Etymology & Historical Origin of the Baby Name Siena

Siena is a place name located in central northern Italy in the region of Tuscany.  According to medieval legend, this ancient, isolated hill town was founded by Senio, the son of Remus (of Romulus and Remus fame; i.e., the legendary founders of Rome in the 8th century BC). This myth is celebrated with statues and other artistic renderings of a she-wolf and the twins repeated throughout the city. More likely, however, Siena was founded by ancient Etruscans many centuries BCE (the Etruscans are now extinct, long ago absorbed by the Latins); they were known for establishing settlements in well-protected hill areas and, given their advanced irrigation systems, they were successful at it. In this case, the specific Etruscan tribe, the Saina, would later give way to the Roman family name (Saenii) from the Latin “senex” meaning “old” (from seneo “to be old”).  In the first century AD, the Romans gain control of Siena and in the second century, the Via Cassia road was built from Rome to Florence with passage through Siena (positioning her on a vital trading route). The Lombards came in the 6th century and by the 7th century, the Via Francigena was built (the road to France) which became an important link between Rome and France and a pilgrimage route for medieval Christians, once again elevating Siena’s location on the Western European map. Although the Tuscan town of Siena is quite “old,” as a female personal name, Siena is rather new. Not-so-ironically it’s used more by English-speakers than Italians. In fact, it’s most popular in Australia.

All About the Baby Name – Siena

Personality

OF THE GIRL NAME SIENA

The Three energy is powerful and enthusiastic. These personalities are cheerful, full of self-expression, and often quite emotional. They have an artistic flair and "gift-of-gab" that makes them natural entertainers. Their joyfulness bubbles over, and their infectious exuberance draws a crowd. The Three personality is like a child - forever young and full of delight. They are charming, witty, and generally happy people. The Three personality lives in the "now" and has a spontaneous nature. Threes seem to live with a bright and seemingly unbreakable aura that attracts others to them. In turn, they are deeply loyal and loving to their friends and family. Luck also has a tendency to favor number Threes.

Popularity

OF THE GIRL NAME SIENA

Siena first appeared on the American female naming charts in 2005 which is right when Sienna was gaining prominence and more widespread usage (thanks to Sienna Miller). Basically, Siena has been riding the wave of Sienna’s popularity although to a much lesser extent. In fact, Siena may be leveling out at mild to low usage at this point. For parents who are attracted to this name it really just comes down to a matter of spelling preference. Sienna with two “N”s is more fanciful while Siena with one “N” is more Italian.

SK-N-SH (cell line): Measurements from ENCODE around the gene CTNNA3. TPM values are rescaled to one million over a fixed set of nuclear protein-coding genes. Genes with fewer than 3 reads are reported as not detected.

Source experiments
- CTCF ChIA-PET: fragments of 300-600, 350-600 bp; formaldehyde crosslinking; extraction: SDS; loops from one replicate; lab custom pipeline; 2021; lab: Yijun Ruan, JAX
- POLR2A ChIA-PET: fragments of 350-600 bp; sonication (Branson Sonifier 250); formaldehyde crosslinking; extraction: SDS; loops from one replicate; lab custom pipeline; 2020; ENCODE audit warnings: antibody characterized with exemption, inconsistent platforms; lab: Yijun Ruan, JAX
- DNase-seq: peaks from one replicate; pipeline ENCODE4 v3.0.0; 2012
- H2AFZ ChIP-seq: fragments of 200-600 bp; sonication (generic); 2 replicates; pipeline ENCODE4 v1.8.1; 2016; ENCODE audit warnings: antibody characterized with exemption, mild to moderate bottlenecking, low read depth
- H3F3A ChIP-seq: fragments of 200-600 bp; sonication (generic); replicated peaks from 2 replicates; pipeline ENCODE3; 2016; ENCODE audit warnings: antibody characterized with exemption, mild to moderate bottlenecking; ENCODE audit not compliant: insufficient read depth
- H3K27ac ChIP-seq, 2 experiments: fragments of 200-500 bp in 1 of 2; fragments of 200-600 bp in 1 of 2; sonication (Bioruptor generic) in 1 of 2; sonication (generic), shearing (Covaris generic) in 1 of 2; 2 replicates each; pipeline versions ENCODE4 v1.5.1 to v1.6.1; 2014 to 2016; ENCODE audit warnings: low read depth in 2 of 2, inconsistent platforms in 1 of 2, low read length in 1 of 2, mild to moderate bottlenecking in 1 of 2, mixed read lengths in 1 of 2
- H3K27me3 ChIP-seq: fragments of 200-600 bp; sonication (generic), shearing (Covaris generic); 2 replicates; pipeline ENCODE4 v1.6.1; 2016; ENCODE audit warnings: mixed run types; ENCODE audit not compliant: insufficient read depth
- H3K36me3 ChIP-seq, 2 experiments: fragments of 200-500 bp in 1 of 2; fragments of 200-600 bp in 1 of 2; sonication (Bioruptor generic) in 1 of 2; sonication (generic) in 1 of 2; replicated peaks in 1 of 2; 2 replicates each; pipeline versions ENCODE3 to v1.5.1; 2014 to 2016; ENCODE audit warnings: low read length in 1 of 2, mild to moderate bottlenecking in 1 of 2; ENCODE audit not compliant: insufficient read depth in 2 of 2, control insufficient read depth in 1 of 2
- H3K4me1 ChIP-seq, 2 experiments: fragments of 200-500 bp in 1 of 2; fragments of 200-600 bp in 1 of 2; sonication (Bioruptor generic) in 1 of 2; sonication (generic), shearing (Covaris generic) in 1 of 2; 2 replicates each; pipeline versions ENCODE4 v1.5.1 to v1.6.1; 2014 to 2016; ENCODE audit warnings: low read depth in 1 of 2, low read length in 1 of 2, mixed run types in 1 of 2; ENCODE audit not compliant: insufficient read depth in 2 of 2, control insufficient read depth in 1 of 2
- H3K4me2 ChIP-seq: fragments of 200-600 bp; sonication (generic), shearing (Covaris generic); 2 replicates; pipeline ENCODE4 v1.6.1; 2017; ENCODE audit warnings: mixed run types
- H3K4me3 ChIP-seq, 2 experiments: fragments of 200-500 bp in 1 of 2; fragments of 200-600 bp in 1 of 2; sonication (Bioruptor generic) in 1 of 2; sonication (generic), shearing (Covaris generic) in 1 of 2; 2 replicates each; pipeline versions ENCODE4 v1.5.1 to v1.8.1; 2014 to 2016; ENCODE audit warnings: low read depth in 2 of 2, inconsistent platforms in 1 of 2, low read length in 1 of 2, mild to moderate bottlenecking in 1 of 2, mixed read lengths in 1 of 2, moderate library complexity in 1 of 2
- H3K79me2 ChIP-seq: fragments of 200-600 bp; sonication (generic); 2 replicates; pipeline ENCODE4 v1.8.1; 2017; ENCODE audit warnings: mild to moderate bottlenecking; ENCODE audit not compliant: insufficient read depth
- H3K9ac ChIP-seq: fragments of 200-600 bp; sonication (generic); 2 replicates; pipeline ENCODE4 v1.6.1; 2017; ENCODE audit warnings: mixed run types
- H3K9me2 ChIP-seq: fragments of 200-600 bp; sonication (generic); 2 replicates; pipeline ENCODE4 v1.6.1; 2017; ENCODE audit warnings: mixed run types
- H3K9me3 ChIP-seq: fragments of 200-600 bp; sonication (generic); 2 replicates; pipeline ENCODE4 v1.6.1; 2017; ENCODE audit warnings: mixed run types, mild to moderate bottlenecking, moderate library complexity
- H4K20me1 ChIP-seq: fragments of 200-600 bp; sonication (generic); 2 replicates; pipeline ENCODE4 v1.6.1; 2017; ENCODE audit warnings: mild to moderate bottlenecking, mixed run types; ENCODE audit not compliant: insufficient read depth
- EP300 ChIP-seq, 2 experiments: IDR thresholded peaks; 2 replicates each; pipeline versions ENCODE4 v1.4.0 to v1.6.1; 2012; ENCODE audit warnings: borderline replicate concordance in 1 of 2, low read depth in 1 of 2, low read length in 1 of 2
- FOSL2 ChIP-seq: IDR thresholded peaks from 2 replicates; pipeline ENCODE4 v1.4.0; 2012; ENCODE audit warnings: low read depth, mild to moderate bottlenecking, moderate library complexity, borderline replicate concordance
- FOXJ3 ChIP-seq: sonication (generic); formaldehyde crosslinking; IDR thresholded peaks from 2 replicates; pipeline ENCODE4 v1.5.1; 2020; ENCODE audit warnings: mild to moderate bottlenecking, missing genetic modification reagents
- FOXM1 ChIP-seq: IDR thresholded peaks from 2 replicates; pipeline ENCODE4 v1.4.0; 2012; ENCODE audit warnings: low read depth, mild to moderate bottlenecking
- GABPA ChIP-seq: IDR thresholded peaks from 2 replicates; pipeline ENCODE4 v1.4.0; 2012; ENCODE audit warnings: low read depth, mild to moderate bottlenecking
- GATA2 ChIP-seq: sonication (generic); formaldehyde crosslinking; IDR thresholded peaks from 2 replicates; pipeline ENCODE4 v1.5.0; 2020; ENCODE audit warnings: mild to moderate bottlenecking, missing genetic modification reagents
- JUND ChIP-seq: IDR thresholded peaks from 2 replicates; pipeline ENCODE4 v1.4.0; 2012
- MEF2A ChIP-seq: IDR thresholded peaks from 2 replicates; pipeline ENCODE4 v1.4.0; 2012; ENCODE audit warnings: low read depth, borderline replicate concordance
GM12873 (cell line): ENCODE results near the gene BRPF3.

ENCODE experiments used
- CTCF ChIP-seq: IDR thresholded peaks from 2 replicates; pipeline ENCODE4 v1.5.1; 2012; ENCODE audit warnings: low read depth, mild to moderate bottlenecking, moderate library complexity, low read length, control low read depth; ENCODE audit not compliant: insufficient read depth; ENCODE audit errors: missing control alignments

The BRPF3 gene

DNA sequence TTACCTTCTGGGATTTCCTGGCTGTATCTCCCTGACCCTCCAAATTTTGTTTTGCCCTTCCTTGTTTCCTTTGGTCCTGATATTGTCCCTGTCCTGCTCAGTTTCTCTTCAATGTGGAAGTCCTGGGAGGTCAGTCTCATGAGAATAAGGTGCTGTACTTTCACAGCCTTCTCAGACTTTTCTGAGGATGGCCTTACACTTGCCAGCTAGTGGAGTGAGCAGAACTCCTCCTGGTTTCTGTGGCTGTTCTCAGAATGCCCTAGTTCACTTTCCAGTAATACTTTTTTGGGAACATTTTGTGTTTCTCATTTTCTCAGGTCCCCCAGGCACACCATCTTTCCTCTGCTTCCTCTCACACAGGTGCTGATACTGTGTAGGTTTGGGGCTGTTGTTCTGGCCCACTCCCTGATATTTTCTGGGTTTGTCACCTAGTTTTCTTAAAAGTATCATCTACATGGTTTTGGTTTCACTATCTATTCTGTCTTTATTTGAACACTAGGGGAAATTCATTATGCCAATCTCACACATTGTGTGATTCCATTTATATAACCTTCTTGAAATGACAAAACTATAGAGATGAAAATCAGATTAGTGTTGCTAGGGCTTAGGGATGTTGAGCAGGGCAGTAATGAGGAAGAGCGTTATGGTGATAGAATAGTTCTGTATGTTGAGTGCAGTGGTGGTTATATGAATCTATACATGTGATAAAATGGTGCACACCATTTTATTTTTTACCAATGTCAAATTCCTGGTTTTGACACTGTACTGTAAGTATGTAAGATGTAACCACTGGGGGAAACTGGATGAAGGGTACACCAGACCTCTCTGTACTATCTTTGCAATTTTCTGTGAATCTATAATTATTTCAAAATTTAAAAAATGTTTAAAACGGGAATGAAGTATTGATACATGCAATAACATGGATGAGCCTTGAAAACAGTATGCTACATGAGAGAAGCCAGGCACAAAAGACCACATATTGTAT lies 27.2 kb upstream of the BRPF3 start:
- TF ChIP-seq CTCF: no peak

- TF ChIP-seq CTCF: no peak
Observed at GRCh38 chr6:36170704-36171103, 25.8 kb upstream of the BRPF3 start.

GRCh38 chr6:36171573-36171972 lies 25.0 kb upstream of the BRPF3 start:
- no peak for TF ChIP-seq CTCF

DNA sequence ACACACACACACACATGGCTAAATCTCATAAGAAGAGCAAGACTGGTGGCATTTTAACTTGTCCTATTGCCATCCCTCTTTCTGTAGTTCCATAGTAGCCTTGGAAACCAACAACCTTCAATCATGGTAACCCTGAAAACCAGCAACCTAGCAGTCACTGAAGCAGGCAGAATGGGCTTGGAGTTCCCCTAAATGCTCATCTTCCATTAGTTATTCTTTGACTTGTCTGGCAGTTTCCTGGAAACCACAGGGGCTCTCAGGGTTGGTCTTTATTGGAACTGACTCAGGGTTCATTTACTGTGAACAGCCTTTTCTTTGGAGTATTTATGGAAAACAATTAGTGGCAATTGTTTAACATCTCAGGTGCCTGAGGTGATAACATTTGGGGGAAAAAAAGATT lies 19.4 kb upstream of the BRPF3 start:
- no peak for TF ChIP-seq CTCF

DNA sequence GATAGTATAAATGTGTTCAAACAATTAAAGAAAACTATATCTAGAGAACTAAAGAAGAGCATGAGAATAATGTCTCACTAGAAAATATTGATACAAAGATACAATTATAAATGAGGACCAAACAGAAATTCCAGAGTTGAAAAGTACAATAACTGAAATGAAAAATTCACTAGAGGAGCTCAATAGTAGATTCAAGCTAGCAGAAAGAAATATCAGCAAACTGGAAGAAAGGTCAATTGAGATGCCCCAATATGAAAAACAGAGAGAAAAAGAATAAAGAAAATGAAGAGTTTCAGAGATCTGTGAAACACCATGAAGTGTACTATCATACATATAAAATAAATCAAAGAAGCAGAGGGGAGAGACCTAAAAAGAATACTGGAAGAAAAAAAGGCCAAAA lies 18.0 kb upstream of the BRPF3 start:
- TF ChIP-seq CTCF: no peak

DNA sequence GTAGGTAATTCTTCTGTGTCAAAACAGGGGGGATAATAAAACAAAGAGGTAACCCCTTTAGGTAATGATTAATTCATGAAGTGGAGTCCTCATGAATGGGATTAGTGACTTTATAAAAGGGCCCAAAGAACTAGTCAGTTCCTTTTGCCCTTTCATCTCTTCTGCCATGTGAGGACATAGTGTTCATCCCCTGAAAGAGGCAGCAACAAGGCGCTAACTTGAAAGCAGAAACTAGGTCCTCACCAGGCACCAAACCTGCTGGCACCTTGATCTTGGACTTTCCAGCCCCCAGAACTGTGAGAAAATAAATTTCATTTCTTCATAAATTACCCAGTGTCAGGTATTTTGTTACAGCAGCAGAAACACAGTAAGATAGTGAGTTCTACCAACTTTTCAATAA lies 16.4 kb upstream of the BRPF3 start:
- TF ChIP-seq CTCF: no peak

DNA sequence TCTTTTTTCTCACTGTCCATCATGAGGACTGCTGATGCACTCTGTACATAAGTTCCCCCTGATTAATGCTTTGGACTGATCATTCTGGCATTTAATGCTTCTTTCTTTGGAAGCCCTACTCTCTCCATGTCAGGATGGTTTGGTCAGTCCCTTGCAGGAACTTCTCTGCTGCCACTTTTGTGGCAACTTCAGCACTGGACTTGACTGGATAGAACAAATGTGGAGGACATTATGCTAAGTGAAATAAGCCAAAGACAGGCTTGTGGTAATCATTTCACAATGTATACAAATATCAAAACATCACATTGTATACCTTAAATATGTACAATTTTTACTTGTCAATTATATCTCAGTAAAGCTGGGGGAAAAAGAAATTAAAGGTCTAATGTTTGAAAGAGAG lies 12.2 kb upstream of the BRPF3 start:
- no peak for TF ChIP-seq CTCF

Quick Facts

ON SIENA

GENDER:

Girl

ORIGIN:

Italian

NUMBER OF SYLLABLES:

3

RANKING POPULARITY:

688

PRONUNCIATION:

see-EN-ah

SIMPLE MEANING:

Old, to be old

Characteristics

OF SIENA

Communicative

Creative

Optimistic

Popular

Social

Dramatic

Happy

Cultural References to the Baby Name – Siena

Literary Characters

OF THE BABY NAME SIENA

We cannot find any significant literary characters by the name of Siena

Popular Songs

ON SIENA

We cannot find any popular or well-known songs with the name of Siena


Famous People

NAMED SIENA

Catherine of Siena (Italian Saint)

Children of Famous People

NAMED SIENA

We cannot find any children of famous people with the first name Siena

Historic Figures

WITH THE NAME SIENA

St. Catherine of Siena, along with St. Francis of Assisi, holds the distinction of being one of the two patron saints of Italy. Caterina (as she was called in Italian) was born in Siena, Italy in the 14th century and was (gasp!) the 24th child of her mother (obviously, in those days, not all of them lived). Apparently, Catherine had her first apparition of Christ when she was a mere six years old and swore chastity by seven. She was devout to say the least: fasting, cutting off her hair, taking vows of solitude and silence, tending to the sick and poor, and giving away her earthly possessions (regardless of the cost to her family). Later, moved by Christ again, she was called into public life where she championed Church reform and encouraged peace among the various provinces of Italy. Although Catherine had little education, she became one of the leading theological minds of her day and wrote prolifically (contributing to the establishment of the Tuscan dialect as the Italian standard). Her other purpose: playing mediator in the “Great Western Schism” (a split within the Catholic Church when two different men claimed Pope). She was proclaimed Doctor of the Church in 1970 (one of the first women to be named so) and, aside from Italy, she is the patron saint of fire prevention, as well. Her feast day is April 29 or 30.